Officials Propose Drainage Project at Ingleside Park

In hopes of lessening the flooding effects to Ingleside Park, the town is proposing a Drainage Improvement Project. If adopted, the project will enhance drainage through the drainage basin and create sufficient storage capacity to help lessen the flooding effects that result from moderate to heavy rainfalls during high-tide cycles.

The project will include installation of the following elements: subsurface drainage infrastructure, a two-million-gallon underground storm water storage tank, and a subsurface pump and force main that will direct water to a new outfall at Donovan Beach. The new outfall will replace an existing undersized outfall and will consist of two 36-inch diameter pipes. The project will also replace an existing, malfunctioning tide gate with a new tide gate.

“Enhanced drainage associated with Ingleside Park will improve the quality of life for all residents that live near the park,” said Town Manager, Austin Faison. “This project will allow the Town to alleviate areas where water can settle during high tide and will help to protect properties from flooding. We will continue to work through the feasibility, design, and permitting processes.”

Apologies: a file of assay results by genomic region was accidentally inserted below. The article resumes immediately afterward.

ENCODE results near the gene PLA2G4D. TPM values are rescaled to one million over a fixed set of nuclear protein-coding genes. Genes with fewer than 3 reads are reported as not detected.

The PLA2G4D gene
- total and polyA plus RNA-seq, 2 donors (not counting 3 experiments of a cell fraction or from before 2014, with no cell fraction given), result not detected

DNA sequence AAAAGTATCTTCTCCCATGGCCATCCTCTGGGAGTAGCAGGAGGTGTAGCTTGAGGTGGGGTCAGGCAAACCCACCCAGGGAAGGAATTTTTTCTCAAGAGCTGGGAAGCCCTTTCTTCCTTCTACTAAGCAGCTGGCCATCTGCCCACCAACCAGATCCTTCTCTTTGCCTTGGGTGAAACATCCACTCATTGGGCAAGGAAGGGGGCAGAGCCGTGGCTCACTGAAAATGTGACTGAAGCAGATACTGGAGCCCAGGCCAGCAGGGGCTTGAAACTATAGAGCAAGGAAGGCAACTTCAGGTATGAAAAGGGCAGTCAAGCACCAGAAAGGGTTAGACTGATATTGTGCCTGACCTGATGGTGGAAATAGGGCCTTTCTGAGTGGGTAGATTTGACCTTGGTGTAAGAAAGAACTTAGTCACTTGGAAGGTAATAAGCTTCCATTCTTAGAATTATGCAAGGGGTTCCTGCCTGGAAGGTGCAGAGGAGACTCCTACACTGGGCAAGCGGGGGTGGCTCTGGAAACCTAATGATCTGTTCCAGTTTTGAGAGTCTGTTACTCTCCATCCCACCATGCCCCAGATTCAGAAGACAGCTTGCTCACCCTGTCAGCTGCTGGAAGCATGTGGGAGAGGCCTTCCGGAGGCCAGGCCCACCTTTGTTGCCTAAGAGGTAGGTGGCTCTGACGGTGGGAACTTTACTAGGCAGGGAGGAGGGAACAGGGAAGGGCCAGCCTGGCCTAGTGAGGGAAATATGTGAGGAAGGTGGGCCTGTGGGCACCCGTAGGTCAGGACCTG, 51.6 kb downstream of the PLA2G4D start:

While the project is still in the feasibility phase, use of an MVP Action grant allowed for a design feasibility study, which resulted in data that can be utilized to start the process of engineering and permitting, two components that will likely take a year to complete once funded. To help fund the engineering cost, another action grant application was submitted and the Town is awaiting a response.

After the engineering portion of the project is completed, the Town will have to identify a means to fund the construction, and the goal is to seek out some of the many grant opportunities available. Once funding is solidified, the project will require a public bid and award, followed by an estimated year-long construction schedule. Depending on what month of the year the construction commences, two construction seasons may come into play.

Because all proposed drainage and storage improvements are sub-grade, the public will witness few changes to the current topography or existing conditions and the hired contractor will prioritize public safety by fencing off work zones. Depending on where the work is being performed, there may be times where access is briefly affected, however; it will be fully restored at the completion of the work.

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